Since bursting onto the scene in 2014 with a stunning remix of Blu Mar Ten’s “Half the Sky” and his subsequent singles and LP Coeur Calme on the Blu Mar Ten Music imprint, Kimyan Law has been lauded as one of bass music’s most interesting and different producers. Using inspiration from nature, his Congolese roots and a love of Foley recording, Kimyan Law became known almost instantly for creating long play releases that told a story.


With Coeur Calme and Zawadi being heralded as his calling card albums, Kimyan hasn’t shied away from one-off tracks, remixes and contributions to compilations. His remixes on Camo & Krooked’s “Black or White” on Mosaik Remixed and Phace’s “Interplay” on the Neosignal X compilation stood out in their respective crowds. Now with his upcoming Yonda LP, Kimyan has both returned to form and made a departure from his usual style.

Yonda plays with tempo much more than previous ventures, flitting from hip hop and trap to halftime to drum & bass and back again, sometimes all within the same track. Kimyan also does a lot of work with snares and syncopation all while grounding each track on the album in heavy, earthy sound design and vocal accompaniment. With all those new bits, he still uses lots of Foley sound effects, however, and there will be no mistaking Yonda for an album made by any other artist. For those wondering: yes, he produced this album with a laptop and a set of ear buds and as usual, you’d never know it.

Your EDM sat down with Kimyan Law just ahead of Yonda’s release to further understand his motivation on the album, to find out more about where he gets his inspiration and to learn his take on the art of musical storytelling. He gave lots of interesting details on the new venture but rest assured: the elusive and charming Yonda leaves plenty to the imagination.

When you first came on the scene, a lot of D&B and bass music fans thought your style was a departure from anything going on at the time but now Yonda feels like a bit of a departure within your own style. How do you see this album in the evolution of your sound?

To me, making music feels like a growing branch with different twigs growing out of it, and Yonda is the latest chapter or segment of the branch. The end of Zawadi, my second album, has got a few connections to the beginning of this LP, and so overall it feels organic and like it’s constantly evolving. I’d also describe Yonda as my most honest work to date.

This album feels both a little less experimental in terms of composition but also more experimental with sound design. What did you find yourself playing around with in the studio that you felt contributed most to the unique sound on this album?

As I mostly use my field recorder, my laptop and a pair of earplugs, I don’t really have a studio. I like to be able to make music wherever I go, and that way I record quite a lot of Foleys. For Yonda I used everything from celery to deer barking to my keychain and as always a lot of different percussive instruments.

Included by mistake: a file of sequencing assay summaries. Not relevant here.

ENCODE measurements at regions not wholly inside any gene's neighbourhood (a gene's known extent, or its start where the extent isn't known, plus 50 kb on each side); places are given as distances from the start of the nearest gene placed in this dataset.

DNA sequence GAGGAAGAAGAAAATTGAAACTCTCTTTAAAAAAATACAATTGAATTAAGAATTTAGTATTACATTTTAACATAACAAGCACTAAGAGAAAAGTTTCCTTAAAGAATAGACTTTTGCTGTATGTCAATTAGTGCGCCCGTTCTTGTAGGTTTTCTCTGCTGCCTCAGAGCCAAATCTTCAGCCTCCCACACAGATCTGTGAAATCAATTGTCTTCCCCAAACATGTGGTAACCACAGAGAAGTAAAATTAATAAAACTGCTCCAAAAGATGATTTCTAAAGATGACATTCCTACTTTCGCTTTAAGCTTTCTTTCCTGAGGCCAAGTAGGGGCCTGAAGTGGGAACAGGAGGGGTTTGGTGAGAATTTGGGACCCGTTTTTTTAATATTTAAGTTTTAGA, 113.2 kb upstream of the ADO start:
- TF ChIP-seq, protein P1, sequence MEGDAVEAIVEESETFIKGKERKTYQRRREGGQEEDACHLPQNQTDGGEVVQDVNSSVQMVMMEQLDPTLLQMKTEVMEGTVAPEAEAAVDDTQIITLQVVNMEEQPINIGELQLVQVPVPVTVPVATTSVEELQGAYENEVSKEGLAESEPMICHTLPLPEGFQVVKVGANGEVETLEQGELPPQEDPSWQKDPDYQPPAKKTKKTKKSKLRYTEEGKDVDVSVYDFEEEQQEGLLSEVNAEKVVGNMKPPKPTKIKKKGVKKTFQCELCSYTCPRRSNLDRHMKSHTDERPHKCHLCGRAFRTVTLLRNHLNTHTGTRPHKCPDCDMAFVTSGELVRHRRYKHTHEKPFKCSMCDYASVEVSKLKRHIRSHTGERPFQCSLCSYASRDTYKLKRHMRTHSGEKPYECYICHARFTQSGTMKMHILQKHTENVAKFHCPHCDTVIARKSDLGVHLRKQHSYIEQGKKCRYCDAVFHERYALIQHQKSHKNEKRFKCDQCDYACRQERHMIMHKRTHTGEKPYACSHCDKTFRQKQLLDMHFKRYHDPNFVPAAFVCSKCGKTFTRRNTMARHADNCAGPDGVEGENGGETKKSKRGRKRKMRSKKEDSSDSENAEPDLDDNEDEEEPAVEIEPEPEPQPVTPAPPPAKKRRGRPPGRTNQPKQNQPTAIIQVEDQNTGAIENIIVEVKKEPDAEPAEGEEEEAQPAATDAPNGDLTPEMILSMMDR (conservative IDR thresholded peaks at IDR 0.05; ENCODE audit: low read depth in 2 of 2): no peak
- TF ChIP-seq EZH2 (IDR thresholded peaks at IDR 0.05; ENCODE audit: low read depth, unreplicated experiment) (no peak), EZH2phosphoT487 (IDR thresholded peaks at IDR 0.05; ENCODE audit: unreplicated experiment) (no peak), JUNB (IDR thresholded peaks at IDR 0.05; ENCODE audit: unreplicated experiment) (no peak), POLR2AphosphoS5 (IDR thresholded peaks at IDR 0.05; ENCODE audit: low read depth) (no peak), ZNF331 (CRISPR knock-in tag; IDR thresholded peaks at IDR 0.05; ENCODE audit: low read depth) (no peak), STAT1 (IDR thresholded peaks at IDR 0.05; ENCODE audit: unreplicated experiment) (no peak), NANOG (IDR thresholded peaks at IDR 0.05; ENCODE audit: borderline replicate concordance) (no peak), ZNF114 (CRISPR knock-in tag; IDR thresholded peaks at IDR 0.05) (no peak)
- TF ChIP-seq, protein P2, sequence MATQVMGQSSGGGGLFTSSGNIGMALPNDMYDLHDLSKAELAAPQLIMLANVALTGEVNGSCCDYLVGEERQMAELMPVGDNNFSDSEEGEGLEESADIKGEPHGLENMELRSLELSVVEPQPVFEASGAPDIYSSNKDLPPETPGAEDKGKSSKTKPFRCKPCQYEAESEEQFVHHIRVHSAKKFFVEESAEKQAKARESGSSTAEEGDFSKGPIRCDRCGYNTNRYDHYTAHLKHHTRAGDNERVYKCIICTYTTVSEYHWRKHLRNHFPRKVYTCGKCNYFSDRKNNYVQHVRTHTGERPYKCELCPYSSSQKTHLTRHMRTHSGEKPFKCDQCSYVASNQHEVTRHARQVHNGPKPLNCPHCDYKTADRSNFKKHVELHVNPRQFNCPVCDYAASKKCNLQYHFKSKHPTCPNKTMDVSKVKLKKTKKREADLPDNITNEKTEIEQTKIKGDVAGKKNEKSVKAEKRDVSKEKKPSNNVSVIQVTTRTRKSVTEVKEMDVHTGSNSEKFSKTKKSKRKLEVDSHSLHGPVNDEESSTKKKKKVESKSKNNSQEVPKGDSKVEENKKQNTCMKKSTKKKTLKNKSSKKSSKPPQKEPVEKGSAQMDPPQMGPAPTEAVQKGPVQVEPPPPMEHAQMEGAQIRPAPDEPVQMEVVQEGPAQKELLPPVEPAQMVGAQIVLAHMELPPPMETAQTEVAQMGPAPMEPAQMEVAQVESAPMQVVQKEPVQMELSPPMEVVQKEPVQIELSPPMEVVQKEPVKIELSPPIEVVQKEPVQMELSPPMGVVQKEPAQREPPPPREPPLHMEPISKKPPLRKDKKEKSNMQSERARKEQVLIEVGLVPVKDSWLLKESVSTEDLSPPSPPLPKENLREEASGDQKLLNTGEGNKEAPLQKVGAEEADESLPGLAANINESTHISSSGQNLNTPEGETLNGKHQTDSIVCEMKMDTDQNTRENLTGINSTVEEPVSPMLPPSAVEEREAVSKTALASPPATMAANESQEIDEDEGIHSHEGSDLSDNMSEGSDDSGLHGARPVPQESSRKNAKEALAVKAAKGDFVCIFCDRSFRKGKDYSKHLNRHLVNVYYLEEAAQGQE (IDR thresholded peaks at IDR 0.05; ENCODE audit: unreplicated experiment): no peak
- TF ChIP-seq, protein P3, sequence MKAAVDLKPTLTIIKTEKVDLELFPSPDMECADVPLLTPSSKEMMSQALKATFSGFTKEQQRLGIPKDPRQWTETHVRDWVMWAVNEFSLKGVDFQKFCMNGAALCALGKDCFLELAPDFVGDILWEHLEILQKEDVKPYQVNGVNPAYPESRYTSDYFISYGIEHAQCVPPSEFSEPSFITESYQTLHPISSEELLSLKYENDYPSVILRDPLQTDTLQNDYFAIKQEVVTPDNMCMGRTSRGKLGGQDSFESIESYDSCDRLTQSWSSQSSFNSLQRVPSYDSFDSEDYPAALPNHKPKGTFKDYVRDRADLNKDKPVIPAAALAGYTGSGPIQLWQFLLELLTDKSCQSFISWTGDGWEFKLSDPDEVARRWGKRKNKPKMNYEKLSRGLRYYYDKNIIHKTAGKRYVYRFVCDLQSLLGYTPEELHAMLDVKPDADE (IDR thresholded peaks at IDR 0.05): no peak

You also worked with a vocalist and there were also a lot of vocal samples on this album. What about these sort of soft, designed vocals intrigued you for this project?

I feel like that approach was rather intuitive, and developed itself throughout the process of making Yonda. Whenever I get the chance to work with vocalists, I look for certain phonetic qualities that fit the piece I’m writing, and the other way around. With Elyn everything worked out so seamlessly, and it was lovely writing music together. In almost all other pieces on the album, I used my voice as well.

The way you work seems to lend itself very well to the LP format and it seems like each album you’ve made thus far tells its own story. Why do you enjoy putting together LPs and what specifically do you want to say with Yonda?

Yes, they all have their own narrative within them, plus the second and third LP are connected through a handful of themes or specific sounds and their meanings are riddles. It’s so fun, challenging and interesting for me to work on a body of work and try to build something that contains tiny details, little stories and deals with emotions. With every piece I hope to achieve that in some way.

You also chose some slower and unconventional beat structures on this album. What made you want to play with tempo and different types of beats?

During the process of making the album, I experimented with different time signatures and the relationship between time and rhythm. I guess the reason behind it is just that I’ve always been very curious about sounds and rhythms in general, and how they can be bent and altered.

You’ve done quite a few releases on the Blu Mar Ten label, especially for the albums. How did you start working with them and why do you think they’re the best label for your projects like Yonda?

Shortly after I had sent over some demos, I met Chris Blu Mar Ten in person after he was playing at a venue in Vienna. From there on things started to develop and we started working on the first handful of releases. I feel very unrestricted, constructively mentored and at home with his label and I’m very grateful for that.

What’s one thing that you really want to convey to audiences with Yonda?

One main sort of focus or topic is the beauty of small things in nature, and more generally nature itself and the appreciation of it. From mountains to us humans to ants, everything’s alive and there to be appreciated and respected

Obviously the focus right now is on the album but are there any other projects you have coming up you’d like to mention?

I’ve been working on the LP for quite a while, so it’s nice to not have to worry about the next project just yet but I’ve definitely got some pieces for the future.

Any upcoming tour or show dates?

You’ll have to be wait to find out I’m afraid, but keep your eyes and ears open. Bless.

Yonda will release on Friday, November 8 on Blu Mar Ten Music. Click here to pre-order.